UChicago Law School student earns Rhodes Scholarship

Oxford-bound Yali Peng, LLM’17, to pursue doctorate in criminology or socio-legal studies

University of Chicago Law School student Yali Peng, LLM’17, has won a Rhodes Scholarship to study at the University of Oxford next fall. She will pursue a doctorate in either criminology or socio-legal studies and hopes to examine sentencing structures and criminal behavior with a focus on how the system affects people from marginalized communities.

“Namely I hope to answer two questions: What kind of sentencing can better match our retribution and deterrence goals? How we eliminate those factors systematically driving people to be criminals in prison system?” said Peng, who is currently part of UChicago’s JSD program, aimed at international lawyers.

A resident of Guangzhou, China, was among four Rhodes Scholars from China this year. She is the 53rd student from the University of Chicago to receive the award, a group that includes Joshua Pickar, JD’17, who was named a Rhodes scholar in 2016.

Before entering the Law School, Peng earned a bachelor of laws degree from Tsinghua University, where she wrote an award-winning dissertation that examined the factors influencing the sentencing of larceny based on linear regression models. She was an editorial board member of Tsinghua China Law Review and clerked at the Supreme People’s Court of China.

Peng is now in the second year of her JSD program, writing a dissertation that will focus on the extralegal factors influencing Chinese sentencing.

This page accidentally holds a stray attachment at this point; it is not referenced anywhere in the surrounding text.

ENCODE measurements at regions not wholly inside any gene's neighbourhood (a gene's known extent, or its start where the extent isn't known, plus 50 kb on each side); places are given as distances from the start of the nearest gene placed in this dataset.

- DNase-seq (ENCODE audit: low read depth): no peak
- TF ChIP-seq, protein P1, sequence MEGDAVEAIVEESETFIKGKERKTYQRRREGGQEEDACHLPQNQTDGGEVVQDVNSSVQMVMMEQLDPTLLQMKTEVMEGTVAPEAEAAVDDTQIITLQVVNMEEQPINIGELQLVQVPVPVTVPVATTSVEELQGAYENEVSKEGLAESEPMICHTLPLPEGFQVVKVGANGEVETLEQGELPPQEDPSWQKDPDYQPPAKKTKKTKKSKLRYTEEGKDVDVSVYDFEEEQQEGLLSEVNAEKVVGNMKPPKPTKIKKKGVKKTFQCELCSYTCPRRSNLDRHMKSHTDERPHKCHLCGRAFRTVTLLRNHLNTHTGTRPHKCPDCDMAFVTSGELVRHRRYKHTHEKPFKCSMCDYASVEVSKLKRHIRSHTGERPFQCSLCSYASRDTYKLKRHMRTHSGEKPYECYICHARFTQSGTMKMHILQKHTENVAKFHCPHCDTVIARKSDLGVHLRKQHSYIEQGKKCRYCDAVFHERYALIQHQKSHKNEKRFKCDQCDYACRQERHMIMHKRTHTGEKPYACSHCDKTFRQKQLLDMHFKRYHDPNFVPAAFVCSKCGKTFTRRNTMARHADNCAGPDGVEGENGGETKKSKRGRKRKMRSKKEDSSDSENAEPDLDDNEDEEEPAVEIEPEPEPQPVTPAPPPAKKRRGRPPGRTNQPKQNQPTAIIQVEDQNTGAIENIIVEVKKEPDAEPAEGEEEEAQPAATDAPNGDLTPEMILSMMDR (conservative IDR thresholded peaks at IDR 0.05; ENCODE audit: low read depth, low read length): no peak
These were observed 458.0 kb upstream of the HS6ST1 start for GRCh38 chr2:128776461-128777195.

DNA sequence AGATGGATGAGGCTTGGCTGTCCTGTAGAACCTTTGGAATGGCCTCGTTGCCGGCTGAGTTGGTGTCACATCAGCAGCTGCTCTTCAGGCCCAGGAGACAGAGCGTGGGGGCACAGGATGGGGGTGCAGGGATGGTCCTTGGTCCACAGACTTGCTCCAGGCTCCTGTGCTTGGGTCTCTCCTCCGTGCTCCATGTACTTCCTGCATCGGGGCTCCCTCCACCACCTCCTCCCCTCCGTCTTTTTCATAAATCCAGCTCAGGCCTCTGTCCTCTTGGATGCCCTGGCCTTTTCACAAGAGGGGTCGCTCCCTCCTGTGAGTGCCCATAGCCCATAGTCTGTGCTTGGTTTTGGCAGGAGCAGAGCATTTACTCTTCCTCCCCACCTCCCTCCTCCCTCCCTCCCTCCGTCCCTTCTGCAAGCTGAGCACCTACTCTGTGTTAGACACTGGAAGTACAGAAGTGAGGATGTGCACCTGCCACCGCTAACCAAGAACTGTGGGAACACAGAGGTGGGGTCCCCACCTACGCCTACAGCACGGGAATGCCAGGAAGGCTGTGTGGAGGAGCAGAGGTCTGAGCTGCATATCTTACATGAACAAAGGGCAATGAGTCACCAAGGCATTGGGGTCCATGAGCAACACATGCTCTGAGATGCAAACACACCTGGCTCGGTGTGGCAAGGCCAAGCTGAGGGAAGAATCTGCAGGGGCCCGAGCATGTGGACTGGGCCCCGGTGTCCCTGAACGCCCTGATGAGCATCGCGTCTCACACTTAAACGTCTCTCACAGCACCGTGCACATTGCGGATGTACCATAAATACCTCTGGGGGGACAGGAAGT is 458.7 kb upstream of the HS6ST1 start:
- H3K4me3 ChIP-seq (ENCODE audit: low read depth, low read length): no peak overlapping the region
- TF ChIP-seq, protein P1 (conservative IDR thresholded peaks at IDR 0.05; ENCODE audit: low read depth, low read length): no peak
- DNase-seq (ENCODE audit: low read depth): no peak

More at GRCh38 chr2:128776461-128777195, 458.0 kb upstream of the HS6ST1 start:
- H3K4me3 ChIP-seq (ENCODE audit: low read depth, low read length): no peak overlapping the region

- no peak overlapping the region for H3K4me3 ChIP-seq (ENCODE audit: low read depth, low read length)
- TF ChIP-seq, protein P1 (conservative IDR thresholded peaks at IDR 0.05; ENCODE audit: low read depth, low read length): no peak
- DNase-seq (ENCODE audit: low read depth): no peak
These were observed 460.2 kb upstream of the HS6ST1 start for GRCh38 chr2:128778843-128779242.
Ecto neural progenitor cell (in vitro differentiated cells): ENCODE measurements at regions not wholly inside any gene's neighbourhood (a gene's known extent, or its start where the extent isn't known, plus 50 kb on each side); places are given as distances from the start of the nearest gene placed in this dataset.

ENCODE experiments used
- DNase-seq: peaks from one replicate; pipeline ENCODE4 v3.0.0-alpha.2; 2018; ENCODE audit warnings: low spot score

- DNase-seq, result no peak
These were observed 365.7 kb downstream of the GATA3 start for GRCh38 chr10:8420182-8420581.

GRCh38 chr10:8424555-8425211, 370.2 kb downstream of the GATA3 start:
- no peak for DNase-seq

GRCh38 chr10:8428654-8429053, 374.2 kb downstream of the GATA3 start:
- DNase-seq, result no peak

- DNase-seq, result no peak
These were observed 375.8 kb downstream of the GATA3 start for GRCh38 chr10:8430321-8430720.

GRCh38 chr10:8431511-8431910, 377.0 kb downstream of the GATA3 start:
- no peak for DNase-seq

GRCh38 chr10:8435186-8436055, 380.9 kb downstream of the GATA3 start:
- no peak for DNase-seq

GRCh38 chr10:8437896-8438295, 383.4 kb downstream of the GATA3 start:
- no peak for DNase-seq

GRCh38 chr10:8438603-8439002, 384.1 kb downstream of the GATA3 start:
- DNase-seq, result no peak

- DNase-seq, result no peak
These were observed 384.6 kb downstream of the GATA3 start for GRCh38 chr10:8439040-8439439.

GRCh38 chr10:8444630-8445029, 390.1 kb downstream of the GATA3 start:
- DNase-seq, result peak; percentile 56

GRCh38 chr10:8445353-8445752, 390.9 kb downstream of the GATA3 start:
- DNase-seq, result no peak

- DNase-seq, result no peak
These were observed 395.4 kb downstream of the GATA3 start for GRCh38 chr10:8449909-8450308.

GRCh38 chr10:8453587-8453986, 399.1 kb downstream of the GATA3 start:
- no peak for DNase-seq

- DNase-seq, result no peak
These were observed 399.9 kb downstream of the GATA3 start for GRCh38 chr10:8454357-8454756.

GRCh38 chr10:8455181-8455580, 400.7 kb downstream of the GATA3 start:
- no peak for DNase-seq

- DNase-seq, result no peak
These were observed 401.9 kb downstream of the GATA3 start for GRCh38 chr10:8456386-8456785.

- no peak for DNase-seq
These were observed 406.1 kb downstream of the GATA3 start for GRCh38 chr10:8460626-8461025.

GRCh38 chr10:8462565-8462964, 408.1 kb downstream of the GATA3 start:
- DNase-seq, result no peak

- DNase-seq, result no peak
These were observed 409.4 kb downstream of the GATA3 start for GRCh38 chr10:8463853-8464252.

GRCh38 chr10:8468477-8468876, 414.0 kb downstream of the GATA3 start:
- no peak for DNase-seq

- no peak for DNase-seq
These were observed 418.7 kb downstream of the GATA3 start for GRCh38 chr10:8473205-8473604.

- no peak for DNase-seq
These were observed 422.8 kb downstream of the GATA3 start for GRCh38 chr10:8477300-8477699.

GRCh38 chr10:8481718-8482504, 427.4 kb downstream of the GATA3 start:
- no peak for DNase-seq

“The Rhodes Scholarship is a tremendous honor, and one that underscores the extraordinary intellectual contributions that our LLM and JSD students make to the Law School community,” said Dean Thomas J. Miles, the Clifton R. Musser Professor of Law and Economics. “Yali’s work shows great promise, and we are delighted to see her recognized in this way.”  

Human stories inspire legal career

Peng said her interest in criminal behavior has grown from observing the human stories behind crimes.

“I know a prostitute who sold her body to pay her daughter’s tuition in a prestigious private school as her husband’s wage is not enough,” Peng said. “I have also seen kids who were left behind [when their parents left] to earn money as migrant workers in big cities. Their grandparents rarely disciplined them, and they finally become local gangsters. I felt each criminal may have his or her own story, and there may be systemic forces driving people to become criminals in such a stratified society.”

Ultimately, Peng said she hopes her work will lead to better treatment and improved opportunities for rehabilitation in criminal justice systems.

“Yali is deeply committed both to the scholarly enterprise and to applying the insights of academic research in making a contribution to improving the lives of ordinary people in societies around the world,” said Dhammika Dharmapala, the Julius Kreeger Professor of Law and one of Peng’s recommenders.

In addition to Dharmapala, Peng said she has received support from Tom Ginsburg, the Leo Spitz Professor of International Law; and Deputy Dean Richard McAdams, the Bernard D. Meltzer Professor of Law and the lead adviser on her JSD work.

McAdams called Peng’s work “highly promising” and praised her contributions in class.

“In my seminar on American policing, it was fascinating to have the comparative perspective of a student from China,” McAdams said. “Yali often made comments about Chinese police that reframed the usual American debates about policing and made us see the issues in a fresh way.”

Peng said her work at the Law School offered her insight on the American criminal justice system.

“I am super grateful to the education I received at UChicago Law, which gave me an insightful understanding of American society,” Peng said. “It is such a great honor that I can join a good community of Rhodes Scholars to find like minds to promote criminal justice.”

—Story first appeared on the University of Chicago Law School website.